And maybe we would quell the anger.  Not to go all Star Wars, but anger is the next step to hate.  And the only antidote is love.  That's why Jesus asks us to love our enemies.  We can be angry and upset with the ones we love, but it's really hard to hate them.  Further, it's really hard to be angry with someone you love when you're with them.  In my own experience, it's easy to be angry with my wife about something if she's not around but it just melts away once I get in the same room with her.  That's what love does to you.  It takes away hate.

I really think all of this anger and division is the work of the Evil One to keep us from loving each other.  And by Evil One, I do mean the biblical one, not any particular human being.  God is love and God calls us to love each other.  If you do, the Evil One has no power.  But if the Evil One can sow seeds of doubt and division, then we find it hard to love and embrace God who is love.  The signs stating Love Trumps Hate are cute, but also true to an extent.  We need to love our neighbors and our enemies.  Not a superficial love, but the kind that puts their welfare above our own.  A selfless kind of love that can be an example to others.

It's ok to be angry.  There are a lot of important issues facing our nation we need to address.  We don't know what's going to happen and that makes us afraid.  And that fear is driving a lot of the anger out there.  But we need to channel that anger into something positive.  And do so in a loving way.  Keep fighting for the issues you care about.  Try to change minds and hearts if you think your cause is just.  But do so in a loving way.  You're more likely to bring someone to your side that way than by scoffing at those that don't agree with you.  Righteous indignation never changed anyone's mind.

And don't be afraid.  The other thing we've lost in this nation is trust in God.  I don't care which God you worship.  I've always felt all religions really worship the same God without realizing that's what they're doing.  So whether you worship the Triune God of Catholic faith or some other god, trust that you will be well.  My God loves all of creation and wants nothing more that to love us and bless us.  But in order to do so, we need to let go of fear and attachments and let God work in us.  Trust that God's plan for us is to give us everything that we need so that we can be one with God in the next life.

So relax everyone.  Be at peace.  God's got this.  And if God has work for you to do to make a difference in our nation, God will lead you to it and bless your efforts.  May the Lord bless us and keep us.  May God shine His face upon us and be gracious to us.  May God look upon us kindly and give us peace.  God bless all of us.


Friday, September 23, 2016

The Simple Life

As part of my reading for my Spiritual Formation course, we read a great little book on spiritual discipline (Celebration of Discipline by Richard Foster).  It highlights a group of spiritual disciplines that can help us get closer to God.  One of these disciplines really resonated with me right now: the Discipline of Simplicity.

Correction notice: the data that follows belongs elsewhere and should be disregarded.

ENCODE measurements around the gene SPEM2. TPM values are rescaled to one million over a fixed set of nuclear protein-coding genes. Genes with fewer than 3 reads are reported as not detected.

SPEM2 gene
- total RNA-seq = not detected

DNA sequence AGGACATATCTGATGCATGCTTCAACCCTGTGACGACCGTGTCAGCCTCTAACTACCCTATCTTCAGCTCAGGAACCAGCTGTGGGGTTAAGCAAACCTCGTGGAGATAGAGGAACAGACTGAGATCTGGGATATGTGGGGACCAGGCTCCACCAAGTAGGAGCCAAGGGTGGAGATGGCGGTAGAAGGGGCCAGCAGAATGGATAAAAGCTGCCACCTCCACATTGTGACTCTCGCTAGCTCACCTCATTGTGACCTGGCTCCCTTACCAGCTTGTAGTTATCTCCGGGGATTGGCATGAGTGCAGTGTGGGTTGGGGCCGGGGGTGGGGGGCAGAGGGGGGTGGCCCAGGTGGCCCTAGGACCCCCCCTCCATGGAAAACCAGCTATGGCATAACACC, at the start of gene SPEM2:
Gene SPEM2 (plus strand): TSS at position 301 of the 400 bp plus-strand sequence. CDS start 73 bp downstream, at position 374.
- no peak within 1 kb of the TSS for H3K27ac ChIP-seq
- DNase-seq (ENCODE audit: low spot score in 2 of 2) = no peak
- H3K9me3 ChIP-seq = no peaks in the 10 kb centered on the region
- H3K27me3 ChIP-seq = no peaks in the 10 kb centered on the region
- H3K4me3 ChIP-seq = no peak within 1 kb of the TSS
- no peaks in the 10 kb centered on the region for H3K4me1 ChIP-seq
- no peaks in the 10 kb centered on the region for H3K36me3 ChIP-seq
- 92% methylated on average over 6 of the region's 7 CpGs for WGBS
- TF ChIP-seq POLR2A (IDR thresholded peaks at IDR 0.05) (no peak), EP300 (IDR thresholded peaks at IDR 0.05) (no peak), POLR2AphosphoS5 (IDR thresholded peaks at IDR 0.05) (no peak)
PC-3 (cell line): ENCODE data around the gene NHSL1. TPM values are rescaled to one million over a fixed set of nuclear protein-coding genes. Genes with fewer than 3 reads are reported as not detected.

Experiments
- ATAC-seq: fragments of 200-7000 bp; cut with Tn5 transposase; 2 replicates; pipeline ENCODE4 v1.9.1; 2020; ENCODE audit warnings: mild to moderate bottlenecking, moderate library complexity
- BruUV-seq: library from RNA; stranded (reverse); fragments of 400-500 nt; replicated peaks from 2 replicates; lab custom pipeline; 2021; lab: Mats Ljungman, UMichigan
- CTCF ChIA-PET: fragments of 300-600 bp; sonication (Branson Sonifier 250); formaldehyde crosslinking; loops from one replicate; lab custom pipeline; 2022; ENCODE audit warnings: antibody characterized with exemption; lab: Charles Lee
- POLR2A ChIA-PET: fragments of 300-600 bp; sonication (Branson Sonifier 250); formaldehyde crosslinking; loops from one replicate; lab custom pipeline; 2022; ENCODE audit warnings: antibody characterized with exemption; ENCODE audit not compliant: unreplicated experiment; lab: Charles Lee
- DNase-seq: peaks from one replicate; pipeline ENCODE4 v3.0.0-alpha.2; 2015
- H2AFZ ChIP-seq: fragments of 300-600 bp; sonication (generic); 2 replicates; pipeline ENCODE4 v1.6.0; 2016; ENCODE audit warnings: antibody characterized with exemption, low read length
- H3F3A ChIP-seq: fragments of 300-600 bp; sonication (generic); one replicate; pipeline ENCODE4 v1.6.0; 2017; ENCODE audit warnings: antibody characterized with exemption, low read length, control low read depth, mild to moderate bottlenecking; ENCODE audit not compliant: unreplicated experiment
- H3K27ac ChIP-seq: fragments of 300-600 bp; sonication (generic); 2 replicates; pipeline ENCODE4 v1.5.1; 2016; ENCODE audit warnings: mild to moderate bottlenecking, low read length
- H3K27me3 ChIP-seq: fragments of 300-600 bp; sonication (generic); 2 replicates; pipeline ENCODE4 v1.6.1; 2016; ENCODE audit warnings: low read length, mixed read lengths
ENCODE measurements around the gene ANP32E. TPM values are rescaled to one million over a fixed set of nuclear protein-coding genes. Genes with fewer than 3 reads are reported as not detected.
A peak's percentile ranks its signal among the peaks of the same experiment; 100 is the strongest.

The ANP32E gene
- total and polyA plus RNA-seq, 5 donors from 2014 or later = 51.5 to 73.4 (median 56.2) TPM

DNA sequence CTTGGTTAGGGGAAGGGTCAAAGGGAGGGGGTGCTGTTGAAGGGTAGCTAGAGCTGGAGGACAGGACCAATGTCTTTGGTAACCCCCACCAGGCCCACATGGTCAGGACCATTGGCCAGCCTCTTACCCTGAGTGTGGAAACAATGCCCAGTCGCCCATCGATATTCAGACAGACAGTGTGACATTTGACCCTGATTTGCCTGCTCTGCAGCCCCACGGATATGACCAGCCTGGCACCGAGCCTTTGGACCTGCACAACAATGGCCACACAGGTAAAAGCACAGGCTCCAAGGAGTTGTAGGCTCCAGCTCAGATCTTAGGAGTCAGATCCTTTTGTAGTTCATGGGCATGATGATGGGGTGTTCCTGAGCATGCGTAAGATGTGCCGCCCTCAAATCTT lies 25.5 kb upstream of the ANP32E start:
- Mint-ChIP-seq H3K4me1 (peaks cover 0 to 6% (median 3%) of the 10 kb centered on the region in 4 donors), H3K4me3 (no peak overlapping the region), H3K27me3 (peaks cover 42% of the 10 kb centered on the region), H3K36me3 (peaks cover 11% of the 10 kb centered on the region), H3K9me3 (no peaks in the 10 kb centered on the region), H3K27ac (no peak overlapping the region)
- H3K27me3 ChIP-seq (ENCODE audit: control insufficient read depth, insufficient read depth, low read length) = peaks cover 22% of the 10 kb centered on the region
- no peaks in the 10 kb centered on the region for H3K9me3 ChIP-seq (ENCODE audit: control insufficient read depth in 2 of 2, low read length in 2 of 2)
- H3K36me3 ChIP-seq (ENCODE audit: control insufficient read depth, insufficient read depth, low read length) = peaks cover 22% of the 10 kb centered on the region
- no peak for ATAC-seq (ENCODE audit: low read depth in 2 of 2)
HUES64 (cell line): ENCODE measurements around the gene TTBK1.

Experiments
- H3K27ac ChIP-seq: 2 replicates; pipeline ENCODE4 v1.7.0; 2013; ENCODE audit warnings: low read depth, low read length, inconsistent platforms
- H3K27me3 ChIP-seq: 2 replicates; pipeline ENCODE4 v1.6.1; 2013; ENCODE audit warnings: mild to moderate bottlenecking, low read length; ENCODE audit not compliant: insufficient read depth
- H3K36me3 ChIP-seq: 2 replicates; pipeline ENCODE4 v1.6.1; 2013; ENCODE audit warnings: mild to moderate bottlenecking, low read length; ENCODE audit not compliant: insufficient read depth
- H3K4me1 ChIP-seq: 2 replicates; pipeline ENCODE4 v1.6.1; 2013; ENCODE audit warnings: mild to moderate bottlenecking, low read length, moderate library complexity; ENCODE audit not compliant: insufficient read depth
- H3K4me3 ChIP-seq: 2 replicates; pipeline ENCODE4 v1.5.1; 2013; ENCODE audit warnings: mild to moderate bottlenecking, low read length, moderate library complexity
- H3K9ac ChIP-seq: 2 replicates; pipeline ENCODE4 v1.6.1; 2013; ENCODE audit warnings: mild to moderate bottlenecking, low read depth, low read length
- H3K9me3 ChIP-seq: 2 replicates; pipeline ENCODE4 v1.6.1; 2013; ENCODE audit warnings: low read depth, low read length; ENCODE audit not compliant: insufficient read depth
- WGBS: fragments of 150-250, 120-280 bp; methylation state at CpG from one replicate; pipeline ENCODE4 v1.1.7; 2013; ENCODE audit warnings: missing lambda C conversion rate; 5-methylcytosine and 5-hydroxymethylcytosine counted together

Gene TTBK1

The idea is pretty straight forward.  We need to learn to simplify our lives more.  It's a crazy, chaotic world we live in.  We seem to fill it up with things to keep us "busy".  This busyness I believe contributes to some of our stress, anxiety, and tiredness.  The theory of simplicity is not so much to remove things from our lives, but to put them in their place.  For example, while having a smartphone is good, do we NEED the latest and greatest as soon as it comes out?  And is the smartphone a tool for our use or do we let the smartphone rule us?  How many of us can put down their phone from the time you get home from work until the next morning?  I can feel your anxiety already through the screen.

What brought this to the forefront for me was a conversation with my Facebook pal Julie.  She expressed anxiety about whether she should start watching some series that was "highly recommended" and a "must watch".  I agreed that I too was a little anxious about just finding time to watch all the shows on my DVR as it is without adding anything new.  And it dawned on me.  Why the hell am I stressing out about watching a television show?  And what areas of my life have I been stressing out over for no reason?

So I've decided to try and simply things a little.  Partly for my own sanity.  With two diaconate courses this semester I need more time to get that work done.  But beyond that, I need to take care not to get too stressed out for the sake of my wife.  I can be a real pain in the ass when I feel overwhelmed.  So the first thing I did, for now anyway, is get off of Facebook.  Why?  Because stupid memes, political posts, and just trying to keep up with my feed were starting to get to me.  I'd be annoyed for hours over some stupid thing someone shared that I found idiotic.  I even uninstalled the Facebook app from all of my devices.

I haven't retired from social media, but my Twitter and Instagram feeds are pretty small.  Manageable.  And not terribly annoying.  I've also cut back on my musical activities.  I knew that had to happen but it kind of handled itself.  One of the band members could no longer go on so that was as good a time as any to call it quits.  I'm still working on balance with school and my Christian group, but as that's more a ministry, I think I can work that one out.  I'm looking for other areas to simplify and get more time for reflection and prayer.  And time with my family.  It's a work in progress.